Modelling herbicide movement from farm to catchment using the swat model

Masters Thesis

Rattray, Danny James. 2008. Modelling herbicide movement from farm to catchment using the swat model. Masters Thesis Master of Engineering. University of Southern Queensland.

Modelling herbicide movement from farm to catchment using the swat model

TypeMasters Thesis
AuthorRattray, Danny James
SupervisorPorter, Mark
Institution of OriginUniversity of Southern Queensland
Qualification NameMaster of Engineering
Number of Pages133

[Abstract]Water quality in Australia’s northern grains farming areas often exceeds water quality trigger values for suspended sediments, nutrients and some herbicides (CBWC, 1999). While there are many land uses in these areas that contribute to the resultant water quality, of particular concern for the grains farming industry is the widespread detection in rivers of chemicals used by their industry, namely atrazine and metolachlor. A comparison of Hodgson Creek catchment (South East Queensland, Australia) herbicide data with national water quality guidelines shows that trigger values are frequently exceeded.

That water quality trigger values are exceeded is expected for a highly modified catchment such as Hodgson Creek, and the Australian New Zealand Environment and Conservation Council (ANZECC) (2000) guidelines make provision that in such catchments, locally derived targets should be set. Natural resource managers therefore require skills in linking planned management with their ability to set or meet targets.

The opportunity suggested itself for using catchment modelling to set realistic targets for water quality based on the adoption of best management farming practices. This study investigated the suitability of the Soil and Water Assessment Tool (SWAT) to fulfil this modelling role in an Australian context of land use management. To test the suitability of SWAT to fulfil this role, the study aimed to determine the feasibility of using the model to explicitly depict farm management practices at a paddock scale to estimate resultant catchment water quality outcomes.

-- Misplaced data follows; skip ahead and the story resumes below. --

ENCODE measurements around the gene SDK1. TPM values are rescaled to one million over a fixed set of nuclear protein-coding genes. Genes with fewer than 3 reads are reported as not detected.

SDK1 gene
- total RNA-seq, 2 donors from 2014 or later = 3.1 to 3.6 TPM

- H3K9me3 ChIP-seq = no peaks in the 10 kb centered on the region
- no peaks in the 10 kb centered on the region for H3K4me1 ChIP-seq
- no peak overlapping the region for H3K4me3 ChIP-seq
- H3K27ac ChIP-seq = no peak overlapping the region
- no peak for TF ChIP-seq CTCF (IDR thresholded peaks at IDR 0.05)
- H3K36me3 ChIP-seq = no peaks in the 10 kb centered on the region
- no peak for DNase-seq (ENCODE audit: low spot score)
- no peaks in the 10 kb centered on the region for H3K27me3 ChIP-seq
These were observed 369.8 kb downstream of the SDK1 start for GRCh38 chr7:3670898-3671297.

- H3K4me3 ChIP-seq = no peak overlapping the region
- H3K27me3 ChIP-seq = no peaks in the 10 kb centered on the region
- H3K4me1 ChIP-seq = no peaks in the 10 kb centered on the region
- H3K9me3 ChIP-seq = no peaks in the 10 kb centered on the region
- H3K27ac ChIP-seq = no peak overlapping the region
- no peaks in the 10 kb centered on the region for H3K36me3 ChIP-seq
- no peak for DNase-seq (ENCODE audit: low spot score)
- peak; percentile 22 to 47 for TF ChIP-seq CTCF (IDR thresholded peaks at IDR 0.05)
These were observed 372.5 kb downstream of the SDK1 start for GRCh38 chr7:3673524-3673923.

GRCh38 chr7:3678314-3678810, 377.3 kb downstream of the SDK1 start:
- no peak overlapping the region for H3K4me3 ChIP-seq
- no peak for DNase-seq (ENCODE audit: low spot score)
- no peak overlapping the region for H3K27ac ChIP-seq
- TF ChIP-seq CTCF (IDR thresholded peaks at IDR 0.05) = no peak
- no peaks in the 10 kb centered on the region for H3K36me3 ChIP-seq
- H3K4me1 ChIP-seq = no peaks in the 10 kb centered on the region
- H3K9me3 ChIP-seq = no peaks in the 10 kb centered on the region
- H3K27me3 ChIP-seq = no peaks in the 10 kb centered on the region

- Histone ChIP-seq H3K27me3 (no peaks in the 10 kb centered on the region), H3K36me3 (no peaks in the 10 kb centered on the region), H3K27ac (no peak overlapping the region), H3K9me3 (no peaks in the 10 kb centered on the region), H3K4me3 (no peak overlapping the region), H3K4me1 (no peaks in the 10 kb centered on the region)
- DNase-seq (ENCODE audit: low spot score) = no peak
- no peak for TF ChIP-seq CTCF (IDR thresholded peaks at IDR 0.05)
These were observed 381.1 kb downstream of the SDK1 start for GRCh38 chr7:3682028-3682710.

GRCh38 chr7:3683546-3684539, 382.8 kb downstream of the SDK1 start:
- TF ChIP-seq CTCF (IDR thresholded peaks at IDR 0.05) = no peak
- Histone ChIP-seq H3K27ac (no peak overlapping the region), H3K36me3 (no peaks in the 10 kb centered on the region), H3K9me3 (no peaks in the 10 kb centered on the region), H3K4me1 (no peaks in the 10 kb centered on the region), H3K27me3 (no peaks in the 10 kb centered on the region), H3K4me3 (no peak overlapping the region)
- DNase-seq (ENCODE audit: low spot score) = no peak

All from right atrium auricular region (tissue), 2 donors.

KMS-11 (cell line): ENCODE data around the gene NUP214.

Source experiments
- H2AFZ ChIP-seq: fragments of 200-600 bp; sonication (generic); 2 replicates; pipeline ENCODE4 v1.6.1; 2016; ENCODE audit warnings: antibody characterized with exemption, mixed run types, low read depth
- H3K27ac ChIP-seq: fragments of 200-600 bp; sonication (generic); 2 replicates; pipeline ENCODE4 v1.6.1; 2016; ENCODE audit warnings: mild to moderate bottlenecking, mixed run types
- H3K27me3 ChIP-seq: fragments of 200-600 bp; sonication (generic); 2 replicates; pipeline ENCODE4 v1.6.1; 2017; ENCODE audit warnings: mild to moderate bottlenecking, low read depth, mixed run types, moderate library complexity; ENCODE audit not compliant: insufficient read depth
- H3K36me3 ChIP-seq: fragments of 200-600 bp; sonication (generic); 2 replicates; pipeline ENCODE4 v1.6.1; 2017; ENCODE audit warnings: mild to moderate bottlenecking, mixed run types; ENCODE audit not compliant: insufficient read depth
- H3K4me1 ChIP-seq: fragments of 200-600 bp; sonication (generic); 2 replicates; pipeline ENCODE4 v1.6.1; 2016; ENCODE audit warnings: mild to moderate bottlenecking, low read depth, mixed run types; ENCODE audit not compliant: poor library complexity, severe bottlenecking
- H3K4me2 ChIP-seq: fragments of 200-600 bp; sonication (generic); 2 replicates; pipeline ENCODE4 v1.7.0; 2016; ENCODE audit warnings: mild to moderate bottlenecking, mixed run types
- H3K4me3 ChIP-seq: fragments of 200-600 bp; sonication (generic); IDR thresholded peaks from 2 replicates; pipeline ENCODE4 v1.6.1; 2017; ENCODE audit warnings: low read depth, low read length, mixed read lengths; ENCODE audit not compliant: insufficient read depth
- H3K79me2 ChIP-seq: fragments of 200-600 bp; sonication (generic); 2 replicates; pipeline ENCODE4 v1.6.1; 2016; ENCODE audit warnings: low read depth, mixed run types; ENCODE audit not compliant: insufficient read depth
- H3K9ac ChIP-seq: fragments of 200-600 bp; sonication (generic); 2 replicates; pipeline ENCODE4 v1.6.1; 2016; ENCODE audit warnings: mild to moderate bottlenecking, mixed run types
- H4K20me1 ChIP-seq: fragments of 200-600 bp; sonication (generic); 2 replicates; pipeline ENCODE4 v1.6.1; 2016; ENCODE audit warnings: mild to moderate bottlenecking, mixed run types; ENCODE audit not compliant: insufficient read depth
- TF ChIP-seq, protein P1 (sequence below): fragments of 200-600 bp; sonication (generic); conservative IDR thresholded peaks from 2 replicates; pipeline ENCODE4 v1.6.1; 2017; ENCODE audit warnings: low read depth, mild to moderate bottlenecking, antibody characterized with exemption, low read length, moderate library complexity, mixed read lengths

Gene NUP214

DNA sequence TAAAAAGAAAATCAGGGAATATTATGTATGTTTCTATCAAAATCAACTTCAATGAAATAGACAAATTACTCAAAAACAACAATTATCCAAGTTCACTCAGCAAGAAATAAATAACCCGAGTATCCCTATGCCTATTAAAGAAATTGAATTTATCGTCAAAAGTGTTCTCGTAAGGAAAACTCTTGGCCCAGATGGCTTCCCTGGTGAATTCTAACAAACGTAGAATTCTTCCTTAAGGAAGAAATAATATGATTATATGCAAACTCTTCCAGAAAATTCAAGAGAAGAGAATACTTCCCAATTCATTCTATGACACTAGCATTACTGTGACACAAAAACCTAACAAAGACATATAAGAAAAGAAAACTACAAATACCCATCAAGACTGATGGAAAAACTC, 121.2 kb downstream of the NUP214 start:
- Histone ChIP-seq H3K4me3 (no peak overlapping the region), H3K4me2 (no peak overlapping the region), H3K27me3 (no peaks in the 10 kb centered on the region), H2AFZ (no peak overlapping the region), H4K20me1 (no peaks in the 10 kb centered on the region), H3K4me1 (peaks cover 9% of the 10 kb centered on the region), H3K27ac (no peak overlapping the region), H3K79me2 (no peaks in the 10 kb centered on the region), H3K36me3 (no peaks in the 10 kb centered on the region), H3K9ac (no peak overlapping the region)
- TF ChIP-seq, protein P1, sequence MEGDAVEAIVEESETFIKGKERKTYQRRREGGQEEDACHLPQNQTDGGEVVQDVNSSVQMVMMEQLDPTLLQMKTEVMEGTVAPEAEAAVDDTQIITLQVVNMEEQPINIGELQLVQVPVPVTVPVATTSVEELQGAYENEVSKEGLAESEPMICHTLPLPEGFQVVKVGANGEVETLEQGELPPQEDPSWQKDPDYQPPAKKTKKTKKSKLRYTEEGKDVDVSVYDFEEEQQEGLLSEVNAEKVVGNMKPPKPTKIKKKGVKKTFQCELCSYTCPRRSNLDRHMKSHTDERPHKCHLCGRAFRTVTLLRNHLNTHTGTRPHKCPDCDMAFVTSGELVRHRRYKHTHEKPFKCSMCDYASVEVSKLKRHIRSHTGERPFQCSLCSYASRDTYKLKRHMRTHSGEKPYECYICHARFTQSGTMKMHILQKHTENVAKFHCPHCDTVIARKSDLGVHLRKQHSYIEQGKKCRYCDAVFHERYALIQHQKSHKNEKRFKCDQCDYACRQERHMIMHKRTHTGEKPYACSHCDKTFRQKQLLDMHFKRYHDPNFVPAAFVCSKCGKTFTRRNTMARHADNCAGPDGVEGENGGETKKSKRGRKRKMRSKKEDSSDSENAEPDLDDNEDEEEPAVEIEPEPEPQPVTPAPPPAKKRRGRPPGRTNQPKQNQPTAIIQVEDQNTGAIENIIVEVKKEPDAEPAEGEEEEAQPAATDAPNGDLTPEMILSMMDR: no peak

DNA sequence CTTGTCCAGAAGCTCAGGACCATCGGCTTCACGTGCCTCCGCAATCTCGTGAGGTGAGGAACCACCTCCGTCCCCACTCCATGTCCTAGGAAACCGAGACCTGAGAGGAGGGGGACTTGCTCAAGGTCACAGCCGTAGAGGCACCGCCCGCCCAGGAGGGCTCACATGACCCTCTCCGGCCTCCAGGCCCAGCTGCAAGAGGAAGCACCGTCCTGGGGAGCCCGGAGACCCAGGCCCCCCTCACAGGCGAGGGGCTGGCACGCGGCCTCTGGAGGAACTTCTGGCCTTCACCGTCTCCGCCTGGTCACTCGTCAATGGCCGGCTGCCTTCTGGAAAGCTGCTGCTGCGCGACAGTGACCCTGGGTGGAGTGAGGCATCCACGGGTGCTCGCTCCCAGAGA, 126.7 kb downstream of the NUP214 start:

SWAT operates as two distinct sub-models. A hydrologic response unit (HRU) (the paddock scale model) generates runoff and constituents, and the output of many HRU are summed and routed through a stream network. The method for calibration of SWAT proposed in the user manual (Neitsch et al., 2001) is to calibrate against streamflow before calibrating sediment and then herbicides. The logic of testing in a process dependent order is sensible, however the method proposed by Neitsch et al. (2001) assumes that the HRU processes are reliable and calibration only need consider catchment scale processes. A review of the literature suggested that there had been limited testing of HRU process in studies where SWAT had been applied.

Data available for model testing came from both paddock and catchment studies. The effects of cultivation management practices on runoff and erosion have been well characterised for the study area by Freebairn and Wockner (1996). Atrazine dissipation in soil and loss in runoff was available from a study of a commercial farm in the Hodgson Creek catchment (Rattray et al, 2007). An ambient and event based water quality monitoring for suspended sediments and herbicides provided data for the Hodgson Creek catchment for the period 1999 to 2004 (Rattray, unpublished data).